Creating and sticking to a budget is not always easy, so how can you kickstart your motivation to better manage your finances?
It’s a sobering fact that many Australians are living paycheck to paycheck and rarely or never have any money left at the end of their pay cycle. Many do not have a savings plan in place or money saved up for emergencies.
If you find that you fit into this category, then it is time to make some changes and that can start with a spending freeze. But what is a spending freeze and why should you consider trying it?
A spending freeze is a period of time during which you stop spending. Now while it is almost impossible to spend absolutely no money for two weeks as you have electricity, water and transport bills as well as groceries, the goal is to keep it to an absolute minimum. Even though you will still have a few bills and spending on essentials, a spending freeze can be an amazing way to re-evaluate financial priorities, appreciate what you have and boost your savings account.
So what do you need to start a two week spending freeze?
It is important to have an end goal for the money you save so you don’t end up blowing the saving at the end of the freeze. Think about setting up an emergency fund, making a lump-sum repayment on a debt or something similar. To give you some motivation, there are a couple of calculators on our website that you might find useful. The Savings Calculator allows you to input what you are able to save each week and then project it over a period of time to see what it adds to. Achieve my savings target gets you to input a target savings amount. You can then nominate a time period to see what you will need to put away each week.
How often do you go through your pantry and take inventory of what you have? Pull everything out and see how many meals you can make with what you have. Also look in the freezer to see if there is any meat/meals you can use. Plan meals for the two weeks, and stock up on what you’ll need to make them.
Before the spending freeze starts, head to the petrol station and fill up or buy enough public transport credit to last you. You can even pre-pay any bills that will be due during that time.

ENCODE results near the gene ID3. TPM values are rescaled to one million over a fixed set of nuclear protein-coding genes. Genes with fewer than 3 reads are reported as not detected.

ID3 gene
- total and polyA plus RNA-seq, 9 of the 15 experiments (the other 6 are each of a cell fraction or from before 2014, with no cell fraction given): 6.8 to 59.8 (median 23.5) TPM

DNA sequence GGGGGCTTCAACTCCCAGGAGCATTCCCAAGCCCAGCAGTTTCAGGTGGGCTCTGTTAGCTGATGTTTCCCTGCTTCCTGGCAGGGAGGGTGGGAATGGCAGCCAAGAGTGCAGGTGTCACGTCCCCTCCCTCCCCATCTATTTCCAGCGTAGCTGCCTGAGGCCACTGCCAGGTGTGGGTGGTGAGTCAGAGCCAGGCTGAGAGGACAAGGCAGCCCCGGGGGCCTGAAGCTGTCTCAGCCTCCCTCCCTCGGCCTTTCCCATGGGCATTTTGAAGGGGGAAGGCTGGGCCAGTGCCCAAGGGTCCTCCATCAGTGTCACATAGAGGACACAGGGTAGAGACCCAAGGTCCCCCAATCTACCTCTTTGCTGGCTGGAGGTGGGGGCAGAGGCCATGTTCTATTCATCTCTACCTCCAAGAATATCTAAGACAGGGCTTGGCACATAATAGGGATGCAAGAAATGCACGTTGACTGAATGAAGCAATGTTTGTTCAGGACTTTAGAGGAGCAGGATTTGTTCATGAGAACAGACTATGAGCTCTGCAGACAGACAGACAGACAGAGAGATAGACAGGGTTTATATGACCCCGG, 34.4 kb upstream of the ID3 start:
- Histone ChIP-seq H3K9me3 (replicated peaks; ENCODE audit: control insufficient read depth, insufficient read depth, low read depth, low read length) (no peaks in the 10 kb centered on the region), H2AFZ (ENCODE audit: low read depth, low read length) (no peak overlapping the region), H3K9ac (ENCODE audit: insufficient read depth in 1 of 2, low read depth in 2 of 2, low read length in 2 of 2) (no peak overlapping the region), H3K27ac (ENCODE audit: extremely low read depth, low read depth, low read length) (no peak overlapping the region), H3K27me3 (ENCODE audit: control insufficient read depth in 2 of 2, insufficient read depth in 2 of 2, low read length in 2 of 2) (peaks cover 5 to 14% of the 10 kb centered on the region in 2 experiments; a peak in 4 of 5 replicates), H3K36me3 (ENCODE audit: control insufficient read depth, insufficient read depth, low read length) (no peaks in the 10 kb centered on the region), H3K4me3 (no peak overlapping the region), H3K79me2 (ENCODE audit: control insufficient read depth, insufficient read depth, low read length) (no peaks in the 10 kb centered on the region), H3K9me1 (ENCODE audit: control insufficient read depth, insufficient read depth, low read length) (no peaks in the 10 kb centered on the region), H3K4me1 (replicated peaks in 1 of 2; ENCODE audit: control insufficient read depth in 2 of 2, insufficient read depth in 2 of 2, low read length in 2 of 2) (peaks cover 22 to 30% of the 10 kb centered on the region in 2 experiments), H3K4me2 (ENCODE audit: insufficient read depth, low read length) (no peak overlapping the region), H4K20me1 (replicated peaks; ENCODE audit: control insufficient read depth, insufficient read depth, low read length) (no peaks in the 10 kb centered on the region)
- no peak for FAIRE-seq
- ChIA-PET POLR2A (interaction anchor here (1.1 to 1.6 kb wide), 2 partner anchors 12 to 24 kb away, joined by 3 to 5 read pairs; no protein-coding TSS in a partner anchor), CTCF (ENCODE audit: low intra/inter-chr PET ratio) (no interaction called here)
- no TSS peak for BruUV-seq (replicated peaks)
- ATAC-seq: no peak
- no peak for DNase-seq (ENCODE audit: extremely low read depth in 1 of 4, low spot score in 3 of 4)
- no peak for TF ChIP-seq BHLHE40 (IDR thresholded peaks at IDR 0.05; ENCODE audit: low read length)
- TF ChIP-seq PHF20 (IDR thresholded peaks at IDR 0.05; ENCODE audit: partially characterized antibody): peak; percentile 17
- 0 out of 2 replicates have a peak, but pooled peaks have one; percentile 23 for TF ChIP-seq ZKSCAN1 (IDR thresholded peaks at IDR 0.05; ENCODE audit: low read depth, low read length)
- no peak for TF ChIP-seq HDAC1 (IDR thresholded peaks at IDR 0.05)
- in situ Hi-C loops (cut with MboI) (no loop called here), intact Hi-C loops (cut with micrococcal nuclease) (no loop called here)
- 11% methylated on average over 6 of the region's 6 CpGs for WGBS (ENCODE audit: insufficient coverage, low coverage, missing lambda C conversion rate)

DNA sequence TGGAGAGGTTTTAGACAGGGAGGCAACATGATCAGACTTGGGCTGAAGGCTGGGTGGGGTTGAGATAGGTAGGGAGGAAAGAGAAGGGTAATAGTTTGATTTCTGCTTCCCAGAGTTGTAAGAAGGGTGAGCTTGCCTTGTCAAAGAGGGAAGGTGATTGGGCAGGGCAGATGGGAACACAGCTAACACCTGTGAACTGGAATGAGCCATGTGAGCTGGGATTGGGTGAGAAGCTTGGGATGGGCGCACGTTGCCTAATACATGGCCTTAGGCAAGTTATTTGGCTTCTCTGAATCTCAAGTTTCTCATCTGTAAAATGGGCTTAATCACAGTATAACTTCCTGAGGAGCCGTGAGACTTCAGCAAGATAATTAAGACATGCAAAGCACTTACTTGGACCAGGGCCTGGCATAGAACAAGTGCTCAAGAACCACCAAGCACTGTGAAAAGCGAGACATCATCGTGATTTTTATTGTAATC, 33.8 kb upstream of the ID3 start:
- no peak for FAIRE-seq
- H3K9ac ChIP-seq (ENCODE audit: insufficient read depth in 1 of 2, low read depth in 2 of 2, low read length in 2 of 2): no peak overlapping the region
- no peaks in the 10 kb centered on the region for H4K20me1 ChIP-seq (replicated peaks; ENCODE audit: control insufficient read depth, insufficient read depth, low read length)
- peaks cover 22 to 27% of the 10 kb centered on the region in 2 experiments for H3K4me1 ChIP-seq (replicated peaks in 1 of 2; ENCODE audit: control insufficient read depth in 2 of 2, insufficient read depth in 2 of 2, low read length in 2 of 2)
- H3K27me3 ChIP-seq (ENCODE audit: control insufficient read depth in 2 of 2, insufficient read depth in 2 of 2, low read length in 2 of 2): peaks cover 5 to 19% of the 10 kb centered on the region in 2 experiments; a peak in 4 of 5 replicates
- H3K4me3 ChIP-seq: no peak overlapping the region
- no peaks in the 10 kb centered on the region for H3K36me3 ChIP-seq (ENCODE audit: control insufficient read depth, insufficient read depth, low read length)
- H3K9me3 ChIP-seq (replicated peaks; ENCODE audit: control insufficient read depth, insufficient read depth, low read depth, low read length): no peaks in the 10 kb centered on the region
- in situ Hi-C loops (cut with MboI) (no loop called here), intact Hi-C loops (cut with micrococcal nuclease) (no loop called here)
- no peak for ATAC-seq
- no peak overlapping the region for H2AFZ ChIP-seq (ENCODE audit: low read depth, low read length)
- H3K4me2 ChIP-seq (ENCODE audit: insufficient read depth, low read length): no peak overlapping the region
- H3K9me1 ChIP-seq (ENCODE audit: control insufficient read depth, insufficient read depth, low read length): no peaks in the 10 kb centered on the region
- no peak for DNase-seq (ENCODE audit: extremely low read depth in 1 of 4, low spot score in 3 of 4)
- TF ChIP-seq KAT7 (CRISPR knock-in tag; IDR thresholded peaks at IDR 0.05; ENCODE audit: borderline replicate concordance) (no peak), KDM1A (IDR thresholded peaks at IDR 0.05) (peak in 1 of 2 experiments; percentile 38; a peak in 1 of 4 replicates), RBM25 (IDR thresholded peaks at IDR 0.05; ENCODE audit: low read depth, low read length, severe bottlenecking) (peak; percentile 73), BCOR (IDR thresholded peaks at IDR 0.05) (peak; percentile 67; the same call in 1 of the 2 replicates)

Reasons to try a spending freeze
A spending freeze does take planning and discipline, so why should you consider doing it?
Jump-start your savings
Depending on how much you spend on non-essentials every week, the two week freeze could you give you a big head start on your savings. Before doing the spending freeze, you may not have any idea how much extra money you spend on unnecessary items every week. With a spending freeze, you essentially get that money back so that you can put it toward your financial goals.
Get your budget back on track
You may not realise how much your small expenses are really costing you. When it comes to your budget, information is power. Being able to see where you’ve been overspending – is a great way to take control of your money and improve your budget for the future.
Build your willpower
The more you use you willpower, the stronger it will become. After the two week freeze you may find that you are able to resist impulse buys and start to question whether you really need to purchase a particular item.
Learn to use your pantry
As mentioned above, many people could have dozens of meals sitting in their pantry and freezer and not even realise it. Being forced to live on what’s available for two weeks can get you in the habit of utilizing your pantry and getting creative with ingredients you have on hand. It can also help cut down on grocery spending.
Focus on what’s important
During the two week spending freeze, instead of spending time out shopping, you can focus on what is important to you and spend more quality time with friends and family. Instead of going out to an expensive restaurant, you can invite all of your friends over for a pot luck party where everyone contributes a dish. Instead of going to the movies, you can have a games night with your family.
See if you qualify. To get a more accurate idea of how much you can borrow with State Custodians,